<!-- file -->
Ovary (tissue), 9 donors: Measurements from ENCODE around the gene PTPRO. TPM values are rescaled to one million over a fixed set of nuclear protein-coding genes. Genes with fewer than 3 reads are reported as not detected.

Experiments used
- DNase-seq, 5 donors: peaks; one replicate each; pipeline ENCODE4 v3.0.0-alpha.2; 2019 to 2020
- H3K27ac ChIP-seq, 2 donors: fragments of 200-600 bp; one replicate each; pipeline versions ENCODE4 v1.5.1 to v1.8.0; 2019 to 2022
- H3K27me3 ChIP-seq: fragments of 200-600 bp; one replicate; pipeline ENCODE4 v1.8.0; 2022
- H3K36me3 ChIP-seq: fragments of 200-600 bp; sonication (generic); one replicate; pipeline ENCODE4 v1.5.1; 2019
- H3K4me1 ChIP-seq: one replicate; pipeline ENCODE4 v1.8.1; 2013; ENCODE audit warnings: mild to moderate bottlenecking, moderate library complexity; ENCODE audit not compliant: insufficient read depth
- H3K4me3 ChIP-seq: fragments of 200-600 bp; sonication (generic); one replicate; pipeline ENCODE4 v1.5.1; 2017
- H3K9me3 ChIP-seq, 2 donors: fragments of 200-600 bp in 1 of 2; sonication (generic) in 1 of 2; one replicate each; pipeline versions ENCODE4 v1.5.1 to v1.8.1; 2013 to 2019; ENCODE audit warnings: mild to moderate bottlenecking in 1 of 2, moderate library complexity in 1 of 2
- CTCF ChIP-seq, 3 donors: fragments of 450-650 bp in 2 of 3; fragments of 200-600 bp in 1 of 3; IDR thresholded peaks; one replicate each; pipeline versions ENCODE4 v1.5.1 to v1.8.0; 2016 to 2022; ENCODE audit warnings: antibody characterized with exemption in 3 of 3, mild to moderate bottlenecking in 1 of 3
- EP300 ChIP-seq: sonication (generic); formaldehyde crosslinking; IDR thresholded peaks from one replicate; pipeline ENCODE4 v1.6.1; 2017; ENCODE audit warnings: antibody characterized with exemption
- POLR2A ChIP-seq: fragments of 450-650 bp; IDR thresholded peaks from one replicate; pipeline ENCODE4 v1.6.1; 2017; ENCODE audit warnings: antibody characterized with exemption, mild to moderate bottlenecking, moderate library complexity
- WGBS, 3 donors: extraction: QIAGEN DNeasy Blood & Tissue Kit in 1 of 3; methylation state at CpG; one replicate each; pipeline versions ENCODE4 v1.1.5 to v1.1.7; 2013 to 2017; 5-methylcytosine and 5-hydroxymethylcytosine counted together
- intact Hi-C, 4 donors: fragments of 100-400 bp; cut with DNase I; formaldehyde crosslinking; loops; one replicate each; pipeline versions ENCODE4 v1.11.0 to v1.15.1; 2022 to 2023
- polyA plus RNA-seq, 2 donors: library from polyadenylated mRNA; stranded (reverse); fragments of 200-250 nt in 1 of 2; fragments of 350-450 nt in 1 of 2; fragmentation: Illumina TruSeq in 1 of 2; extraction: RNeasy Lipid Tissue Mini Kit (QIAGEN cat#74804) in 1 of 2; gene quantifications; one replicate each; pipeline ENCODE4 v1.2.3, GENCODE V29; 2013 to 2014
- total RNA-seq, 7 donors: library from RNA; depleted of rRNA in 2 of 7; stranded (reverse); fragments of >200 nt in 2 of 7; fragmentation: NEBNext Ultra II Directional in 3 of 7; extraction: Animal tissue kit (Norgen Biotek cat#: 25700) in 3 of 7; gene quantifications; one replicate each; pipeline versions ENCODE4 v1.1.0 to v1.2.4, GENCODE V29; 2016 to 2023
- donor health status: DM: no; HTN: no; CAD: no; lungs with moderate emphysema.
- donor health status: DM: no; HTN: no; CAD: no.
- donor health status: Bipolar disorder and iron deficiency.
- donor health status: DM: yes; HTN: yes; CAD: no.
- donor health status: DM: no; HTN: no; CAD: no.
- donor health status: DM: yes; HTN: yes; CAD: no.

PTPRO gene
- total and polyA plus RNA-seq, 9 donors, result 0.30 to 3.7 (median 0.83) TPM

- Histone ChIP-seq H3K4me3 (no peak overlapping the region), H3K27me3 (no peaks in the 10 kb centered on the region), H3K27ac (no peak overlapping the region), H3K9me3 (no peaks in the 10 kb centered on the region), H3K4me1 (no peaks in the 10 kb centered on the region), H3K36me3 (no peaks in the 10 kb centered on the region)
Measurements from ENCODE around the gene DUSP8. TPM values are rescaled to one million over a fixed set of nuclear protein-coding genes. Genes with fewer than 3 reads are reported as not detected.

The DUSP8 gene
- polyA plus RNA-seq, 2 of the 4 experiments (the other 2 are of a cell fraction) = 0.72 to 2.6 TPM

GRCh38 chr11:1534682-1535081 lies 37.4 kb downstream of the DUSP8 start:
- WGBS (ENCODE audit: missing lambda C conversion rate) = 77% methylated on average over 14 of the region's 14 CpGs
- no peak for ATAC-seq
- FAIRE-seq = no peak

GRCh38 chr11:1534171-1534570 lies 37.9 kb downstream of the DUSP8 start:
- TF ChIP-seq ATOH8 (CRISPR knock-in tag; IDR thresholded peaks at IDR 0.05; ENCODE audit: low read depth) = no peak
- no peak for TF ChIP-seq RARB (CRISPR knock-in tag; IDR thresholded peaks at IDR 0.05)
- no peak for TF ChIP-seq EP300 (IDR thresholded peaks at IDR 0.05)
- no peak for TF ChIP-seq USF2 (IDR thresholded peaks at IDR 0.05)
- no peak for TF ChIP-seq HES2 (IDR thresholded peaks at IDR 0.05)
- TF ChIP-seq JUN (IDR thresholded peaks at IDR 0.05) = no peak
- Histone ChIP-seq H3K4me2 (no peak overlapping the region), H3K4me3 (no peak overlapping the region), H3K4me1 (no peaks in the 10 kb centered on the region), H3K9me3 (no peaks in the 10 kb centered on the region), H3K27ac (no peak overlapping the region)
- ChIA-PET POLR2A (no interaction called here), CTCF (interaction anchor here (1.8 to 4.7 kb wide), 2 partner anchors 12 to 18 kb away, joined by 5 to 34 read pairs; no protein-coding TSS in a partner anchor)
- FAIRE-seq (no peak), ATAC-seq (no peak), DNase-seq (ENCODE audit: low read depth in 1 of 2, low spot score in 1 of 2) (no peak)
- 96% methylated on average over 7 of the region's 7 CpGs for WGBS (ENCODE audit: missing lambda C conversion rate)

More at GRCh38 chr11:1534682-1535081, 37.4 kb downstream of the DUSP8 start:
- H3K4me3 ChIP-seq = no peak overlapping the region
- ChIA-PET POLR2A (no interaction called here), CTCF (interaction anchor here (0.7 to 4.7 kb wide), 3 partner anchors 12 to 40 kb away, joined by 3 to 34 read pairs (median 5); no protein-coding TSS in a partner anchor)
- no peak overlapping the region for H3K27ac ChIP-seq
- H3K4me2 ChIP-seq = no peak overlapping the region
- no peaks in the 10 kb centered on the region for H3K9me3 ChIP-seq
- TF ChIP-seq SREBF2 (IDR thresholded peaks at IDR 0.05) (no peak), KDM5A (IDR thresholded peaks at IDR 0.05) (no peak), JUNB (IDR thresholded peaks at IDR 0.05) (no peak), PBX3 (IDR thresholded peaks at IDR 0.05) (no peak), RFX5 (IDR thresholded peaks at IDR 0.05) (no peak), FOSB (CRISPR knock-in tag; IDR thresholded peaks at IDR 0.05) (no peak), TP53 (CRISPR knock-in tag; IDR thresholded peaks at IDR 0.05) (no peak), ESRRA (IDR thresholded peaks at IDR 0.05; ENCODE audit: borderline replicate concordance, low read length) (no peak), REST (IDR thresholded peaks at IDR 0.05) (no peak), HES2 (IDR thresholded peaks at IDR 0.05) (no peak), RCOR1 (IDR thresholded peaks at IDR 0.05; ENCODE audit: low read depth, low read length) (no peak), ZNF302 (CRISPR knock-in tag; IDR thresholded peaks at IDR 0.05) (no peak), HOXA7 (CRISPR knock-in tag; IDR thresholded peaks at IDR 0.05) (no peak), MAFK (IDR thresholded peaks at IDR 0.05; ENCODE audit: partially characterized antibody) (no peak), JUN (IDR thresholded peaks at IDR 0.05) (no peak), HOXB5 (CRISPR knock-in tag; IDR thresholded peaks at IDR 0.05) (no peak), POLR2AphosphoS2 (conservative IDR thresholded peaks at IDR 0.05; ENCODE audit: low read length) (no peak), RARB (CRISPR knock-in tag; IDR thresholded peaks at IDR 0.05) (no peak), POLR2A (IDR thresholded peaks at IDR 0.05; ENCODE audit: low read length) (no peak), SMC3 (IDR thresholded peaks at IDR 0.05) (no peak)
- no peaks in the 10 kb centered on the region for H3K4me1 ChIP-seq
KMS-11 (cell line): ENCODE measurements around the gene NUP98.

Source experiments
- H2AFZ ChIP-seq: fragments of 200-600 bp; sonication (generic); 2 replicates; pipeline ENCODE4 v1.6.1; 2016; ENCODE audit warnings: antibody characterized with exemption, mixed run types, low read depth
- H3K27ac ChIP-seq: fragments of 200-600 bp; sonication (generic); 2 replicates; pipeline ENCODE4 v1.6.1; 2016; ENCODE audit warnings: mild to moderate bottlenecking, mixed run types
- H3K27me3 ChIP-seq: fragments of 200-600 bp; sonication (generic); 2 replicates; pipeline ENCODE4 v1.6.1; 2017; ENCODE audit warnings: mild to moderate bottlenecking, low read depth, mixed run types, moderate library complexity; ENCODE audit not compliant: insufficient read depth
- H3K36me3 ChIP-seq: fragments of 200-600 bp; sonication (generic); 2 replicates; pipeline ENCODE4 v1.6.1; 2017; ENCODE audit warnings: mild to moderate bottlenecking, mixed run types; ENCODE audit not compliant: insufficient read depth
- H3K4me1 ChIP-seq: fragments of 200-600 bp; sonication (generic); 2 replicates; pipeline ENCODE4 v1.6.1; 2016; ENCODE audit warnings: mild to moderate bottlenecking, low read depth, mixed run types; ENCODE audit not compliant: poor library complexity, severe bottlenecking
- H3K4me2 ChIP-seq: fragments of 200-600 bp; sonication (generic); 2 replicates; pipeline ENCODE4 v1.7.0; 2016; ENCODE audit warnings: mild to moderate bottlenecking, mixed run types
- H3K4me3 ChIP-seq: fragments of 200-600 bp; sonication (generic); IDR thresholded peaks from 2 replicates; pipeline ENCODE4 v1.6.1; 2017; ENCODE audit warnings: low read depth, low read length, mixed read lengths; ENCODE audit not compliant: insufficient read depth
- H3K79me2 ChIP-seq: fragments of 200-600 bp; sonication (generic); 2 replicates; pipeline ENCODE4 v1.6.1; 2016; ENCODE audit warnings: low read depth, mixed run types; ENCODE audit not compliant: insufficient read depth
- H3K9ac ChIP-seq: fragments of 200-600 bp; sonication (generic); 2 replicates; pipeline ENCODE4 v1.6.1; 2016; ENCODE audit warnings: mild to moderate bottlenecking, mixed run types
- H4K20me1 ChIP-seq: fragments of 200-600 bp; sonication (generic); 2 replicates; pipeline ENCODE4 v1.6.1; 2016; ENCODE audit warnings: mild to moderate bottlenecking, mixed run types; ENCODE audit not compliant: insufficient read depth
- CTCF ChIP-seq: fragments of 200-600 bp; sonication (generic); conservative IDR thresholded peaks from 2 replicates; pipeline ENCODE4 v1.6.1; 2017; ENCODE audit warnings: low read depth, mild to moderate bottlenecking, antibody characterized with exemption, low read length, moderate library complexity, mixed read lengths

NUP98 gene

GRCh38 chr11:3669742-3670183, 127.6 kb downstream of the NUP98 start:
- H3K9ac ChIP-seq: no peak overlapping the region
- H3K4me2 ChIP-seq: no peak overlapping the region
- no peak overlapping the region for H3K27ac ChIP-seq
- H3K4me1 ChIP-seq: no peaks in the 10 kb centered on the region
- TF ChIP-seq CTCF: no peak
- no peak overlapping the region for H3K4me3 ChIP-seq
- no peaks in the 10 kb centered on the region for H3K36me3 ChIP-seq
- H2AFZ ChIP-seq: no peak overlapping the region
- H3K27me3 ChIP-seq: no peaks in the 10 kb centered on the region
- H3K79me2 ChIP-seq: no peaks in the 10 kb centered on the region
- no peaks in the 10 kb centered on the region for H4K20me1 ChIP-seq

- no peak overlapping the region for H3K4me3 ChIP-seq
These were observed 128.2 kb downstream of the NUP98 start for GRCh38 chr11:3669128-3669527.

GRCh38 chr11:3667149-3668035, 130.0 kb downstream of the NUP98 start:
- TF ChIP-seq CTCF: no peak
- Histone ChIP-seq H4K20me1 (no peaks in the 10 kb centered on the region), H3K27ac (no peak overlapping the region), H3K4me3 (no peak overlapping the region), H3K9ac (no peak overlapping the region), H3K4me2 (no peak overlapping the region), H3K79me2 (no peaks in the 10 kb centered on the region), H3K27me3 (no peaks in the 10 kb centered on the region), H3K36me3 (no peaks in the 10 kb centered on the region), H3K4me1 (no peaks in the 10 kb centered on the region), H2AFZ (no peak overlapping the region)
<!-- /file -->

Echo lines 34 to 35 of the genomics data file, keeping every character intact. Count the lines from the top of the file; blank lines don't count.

- TF ChIP-seq ATOH8 (CRISPR knock-in tag; IDR thresholded peaks at IDR 0.05; ENCODE audit: low read depth) = no peak
- no peak for TF ChIP-seq RARB (CRISPR knock-in tag; IDR thresholded peaks at IDR 0.05)